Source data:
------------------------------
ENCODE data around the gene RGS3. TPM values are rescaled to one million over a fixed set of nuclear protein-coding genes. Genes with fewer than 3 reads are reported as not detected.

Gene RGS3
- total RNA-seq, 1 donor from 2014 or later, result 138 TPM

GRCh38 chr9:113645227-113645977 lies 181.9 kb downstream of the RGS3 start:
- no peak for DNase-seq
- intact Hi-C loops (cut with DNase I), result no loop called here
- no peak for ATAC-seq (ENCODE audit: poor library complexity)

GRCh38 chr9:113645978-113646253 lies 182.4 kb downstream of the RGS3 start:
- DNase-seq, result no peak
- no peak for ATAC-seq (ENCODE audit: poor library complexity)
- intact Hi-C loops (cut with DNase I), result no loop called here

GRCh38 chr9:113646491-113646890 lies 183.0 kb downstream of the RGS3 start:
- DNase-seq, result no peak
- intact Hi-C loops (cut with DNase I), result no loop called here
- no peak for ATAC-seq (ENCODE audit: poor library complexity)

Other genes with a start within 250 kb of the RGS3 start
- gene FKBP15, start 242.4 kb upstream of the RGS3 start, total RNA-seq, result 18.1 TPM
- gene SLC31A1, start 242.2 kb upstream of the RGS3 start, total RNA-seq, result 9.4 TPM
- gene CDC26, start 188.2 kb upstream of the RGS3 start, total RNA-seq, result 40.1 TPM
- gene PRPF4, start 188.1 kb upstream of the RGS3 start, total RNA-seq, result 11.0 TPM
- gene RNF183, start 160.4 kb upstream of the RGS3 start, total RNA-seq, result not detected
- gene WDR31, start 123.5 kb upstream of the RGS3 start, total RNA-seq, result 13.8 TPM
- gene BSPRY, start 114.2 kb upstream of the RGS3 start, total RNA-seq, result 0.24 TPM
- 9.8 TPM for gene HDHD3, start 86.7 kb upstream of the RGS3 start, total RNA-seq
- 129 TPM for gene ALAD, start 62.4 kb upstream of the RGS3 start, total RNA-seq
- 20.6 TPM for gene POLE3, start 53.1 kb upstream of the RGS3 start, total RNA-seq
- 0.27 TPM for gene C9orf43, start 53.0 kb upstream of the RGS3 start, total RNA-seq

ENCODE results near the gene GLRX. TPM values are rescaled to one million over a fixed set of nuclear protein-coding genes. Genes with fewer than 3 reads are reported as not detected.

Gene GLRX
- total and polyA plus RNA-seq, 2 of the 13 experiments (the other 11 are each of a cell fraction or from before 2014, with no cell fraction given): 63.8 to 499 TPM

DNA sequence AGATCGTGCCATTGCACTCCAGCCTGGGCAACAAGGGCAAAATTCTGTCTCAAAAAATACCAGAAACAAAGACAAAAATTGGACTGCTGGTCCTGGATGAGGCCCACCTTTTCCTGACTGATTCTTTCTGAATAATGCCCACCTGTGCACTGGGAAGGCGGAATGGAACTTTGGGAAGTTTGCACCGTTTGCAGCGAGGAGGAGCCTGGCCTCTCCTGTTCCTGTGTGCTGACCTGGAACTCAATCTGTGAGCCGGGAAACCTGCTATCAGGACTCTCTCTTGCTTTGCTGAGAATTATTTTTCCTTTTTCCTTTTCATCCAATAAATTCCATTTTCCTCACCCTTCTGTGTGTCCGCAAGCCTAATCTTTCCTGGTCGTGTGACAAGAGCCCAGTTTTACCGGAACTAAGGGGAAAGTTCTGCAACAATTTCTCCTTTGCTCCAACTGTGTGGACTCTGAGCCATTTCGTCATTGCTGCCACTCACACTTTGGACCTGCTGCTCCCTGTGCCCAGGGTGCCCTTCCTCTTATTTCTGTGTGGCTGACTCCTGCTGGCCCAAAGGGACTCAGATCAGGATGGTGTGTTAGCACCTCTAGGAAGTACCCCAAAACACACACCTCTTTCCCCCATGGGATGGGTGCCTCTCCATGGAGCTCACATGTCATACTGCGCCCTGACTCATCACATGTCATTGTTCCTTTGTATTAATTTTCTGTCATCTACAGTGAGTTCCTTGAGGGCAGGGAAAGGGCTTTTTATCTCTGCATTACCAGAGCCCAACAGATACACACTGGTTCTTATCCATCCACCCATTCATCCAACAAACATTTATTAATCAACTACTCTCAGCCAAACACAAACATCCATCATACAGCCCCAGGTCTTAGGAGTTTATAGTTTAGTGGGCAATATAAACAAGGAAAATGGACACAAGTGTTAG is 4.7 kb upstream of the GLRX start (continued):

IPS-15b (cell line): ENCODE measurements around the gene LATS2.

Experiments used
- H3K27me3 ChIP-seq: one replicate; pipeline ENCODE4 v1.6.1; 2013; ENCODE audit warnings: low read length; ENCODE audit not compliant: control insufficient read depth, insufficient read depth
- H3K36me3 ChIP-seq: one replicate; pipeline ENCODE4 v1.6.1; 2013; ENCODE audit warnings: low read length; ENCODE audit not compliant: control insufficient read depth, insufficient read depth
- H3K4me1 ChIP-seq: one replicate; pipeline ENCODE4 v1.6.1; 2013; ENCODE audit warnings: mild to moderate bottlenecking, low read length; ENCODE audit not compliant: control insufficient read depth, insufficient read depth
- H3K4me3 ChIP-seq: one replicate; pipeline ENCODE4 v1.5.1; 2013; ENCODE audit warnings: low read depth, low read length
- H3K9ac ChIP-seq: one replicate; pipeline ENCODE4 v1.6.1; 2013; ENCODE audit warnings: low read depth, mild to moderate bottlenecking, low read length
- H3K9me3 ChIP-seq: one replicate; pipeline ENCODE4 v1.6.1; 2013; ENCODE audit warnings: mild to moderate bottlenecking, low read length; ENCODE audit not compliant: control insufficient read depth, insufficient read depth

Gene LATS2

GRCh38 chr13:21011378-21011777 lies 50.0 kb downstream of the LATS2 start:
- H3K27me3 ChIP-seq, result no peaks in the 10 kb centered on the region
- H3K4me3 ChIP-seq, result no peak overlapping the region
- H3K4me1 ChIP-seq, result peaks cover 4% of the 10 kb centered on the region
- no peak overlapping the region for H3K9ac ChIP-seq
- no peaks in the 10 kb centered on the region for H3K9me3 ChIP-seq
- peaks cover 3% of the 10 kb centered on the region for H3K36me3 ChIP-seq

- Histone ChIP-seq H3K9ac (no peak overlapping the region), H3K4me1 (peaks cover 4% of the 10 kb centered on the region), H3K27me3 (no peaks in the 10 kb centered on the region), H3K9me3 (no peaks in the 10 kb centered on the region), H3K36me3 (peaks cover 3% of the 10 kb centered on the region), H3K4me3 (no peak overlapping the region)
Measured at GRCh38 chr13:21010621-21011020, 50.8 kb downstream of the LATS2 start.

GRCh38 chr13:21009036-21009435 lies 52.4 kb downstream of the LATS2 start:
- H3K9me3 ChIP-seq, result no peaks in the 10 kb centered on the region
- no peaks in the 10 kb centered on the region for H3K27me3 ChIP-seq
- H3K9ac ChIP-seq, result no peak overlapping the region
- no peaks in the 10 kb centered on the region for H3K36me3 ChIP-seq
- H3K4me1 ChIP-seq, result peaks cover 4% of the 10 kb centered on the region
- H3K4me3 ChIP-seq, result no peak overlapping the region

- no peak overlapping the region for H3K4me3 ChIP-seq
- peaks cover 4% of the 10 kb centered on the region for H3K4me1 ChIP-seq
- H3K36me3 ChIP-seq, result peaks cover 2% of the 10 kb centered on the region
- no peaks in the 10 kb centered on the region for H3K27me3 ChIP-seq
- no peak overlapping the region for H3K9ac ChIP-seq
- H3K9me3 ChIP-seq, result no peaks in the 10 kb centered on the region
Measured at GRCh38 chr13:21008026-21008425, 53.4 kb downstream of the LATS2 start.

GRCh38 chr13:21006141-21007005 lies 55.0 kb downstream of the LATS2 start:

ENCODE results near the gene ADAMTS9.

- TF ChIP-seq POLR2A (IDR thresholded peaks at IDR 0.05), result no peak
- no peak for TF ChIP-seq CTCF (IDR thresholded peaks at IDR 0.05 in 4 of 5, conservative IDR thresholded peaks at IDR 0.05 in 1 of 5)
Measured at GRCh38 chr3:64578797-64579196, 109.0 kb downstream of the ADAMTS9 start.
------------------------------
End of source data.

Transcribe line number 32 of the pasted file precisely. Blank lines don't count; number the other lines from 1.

IPS-15b (cell line): ENCODE measurements around the gene LATS2.